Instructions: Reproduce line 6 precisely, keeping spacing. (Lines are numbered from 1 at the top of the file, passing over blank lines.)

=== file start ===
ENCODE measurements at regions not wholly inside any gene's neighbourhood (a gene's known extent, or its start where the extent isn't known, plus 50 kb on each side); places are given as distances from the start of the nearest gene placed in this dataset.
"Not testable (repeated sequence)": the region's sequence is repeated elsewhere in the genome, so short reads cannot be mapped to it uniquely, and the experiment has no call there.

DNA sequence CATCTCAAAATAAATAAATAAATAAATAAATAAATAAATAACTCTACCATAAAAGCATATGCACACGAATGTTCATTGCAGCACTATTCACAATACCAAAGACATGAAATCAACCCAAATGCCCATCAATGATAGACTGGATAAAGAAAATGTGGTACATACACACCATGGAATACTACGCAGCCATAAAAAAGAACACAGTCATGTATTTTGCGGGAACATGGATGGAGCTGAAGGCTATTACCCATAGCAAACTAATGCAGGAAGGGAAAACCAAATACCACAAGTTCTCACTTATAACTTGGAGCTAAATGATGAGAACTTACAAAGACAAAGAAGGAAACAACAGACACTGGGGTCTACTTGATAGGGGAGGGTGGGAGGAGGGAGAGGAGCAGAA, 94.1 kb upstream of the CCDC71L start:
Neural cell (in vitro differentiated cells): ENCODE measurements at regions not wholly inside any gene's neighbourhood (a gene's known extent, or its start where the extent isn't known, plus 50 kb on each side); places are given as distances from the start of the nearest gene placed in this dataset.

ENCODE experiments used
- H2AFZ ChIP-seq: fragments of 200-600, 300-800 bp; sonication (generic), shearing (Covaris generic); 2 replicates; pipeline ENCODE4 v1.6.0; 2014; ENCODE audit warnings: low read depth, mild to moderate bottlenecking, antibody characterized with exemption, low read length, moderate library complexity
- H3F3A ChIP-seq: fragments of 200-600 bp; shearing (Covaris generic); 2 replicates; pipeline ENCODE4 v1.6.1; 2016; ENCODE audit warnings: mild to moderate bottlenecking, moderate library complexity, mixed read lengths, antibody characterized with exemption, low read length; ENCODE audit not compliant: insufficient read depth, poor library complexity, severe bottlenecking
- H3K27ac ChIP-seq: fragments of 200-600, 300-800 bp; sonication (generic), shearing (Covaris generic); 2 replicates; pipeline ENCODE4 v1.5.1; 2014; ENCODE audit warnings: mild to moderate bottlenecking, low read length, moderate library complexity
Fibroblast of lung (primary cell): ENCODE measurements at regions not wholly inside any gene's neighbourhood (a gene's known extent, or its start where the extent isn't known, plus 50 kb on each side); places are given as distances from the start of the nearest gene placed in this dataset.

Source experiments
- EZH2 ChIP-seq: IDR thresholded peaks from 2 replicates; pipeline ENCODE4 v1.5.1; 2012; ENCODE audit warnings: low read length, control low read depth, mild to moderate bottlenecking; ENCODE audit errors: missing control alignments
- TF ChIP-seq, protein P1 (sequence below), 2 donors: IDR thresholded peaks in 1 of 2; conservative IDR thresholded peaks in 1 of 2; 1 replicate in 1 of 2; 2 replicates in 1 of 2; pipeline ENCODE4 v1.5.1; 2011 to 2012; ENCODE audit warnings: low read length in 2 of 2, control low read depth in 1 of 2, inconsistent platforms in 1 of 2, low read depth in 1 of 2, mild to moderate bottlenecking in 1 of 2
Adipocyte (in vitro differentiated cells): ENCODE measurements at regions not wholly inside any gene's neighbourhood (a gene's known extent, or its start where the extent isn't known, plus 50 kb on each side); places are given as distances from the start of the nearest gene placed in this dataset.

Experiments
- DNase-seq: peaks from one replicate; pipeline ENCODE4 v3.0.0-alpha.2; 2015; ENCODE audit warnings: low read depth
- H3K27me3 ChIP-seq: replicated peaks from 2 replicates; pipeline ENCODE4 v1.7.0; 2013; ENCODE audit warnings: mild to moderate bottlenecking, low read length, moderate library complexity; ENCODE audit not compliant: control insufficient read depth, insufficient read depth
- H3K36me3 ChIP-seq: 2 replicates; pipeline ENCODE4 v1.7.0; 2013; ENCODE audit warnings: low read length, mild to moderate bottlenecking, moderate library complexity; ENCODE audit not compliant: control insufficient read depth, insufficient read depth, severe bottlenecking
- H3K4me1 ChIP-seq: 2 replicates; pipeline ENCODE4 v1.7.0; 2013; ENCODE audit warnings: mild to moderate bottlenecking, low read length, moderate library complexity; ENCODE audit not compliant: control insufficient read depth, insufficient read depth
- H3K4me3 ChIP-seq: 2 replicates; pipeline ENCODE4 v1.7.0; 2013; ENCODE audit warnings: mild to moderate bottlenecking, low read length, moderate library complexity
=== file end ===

- H2AFZ ChIP-seq: fragments of 200-600, 300-800 bp; sonication (generic), shearing (Covaris generic); 2 replicates; pipeline ENCODE4 v1.6.0; 2014; ENCODE audit warnings: low read depth, mild to moderate bottlenecking, antibody characterized with exemption, low read length, moderate library complexity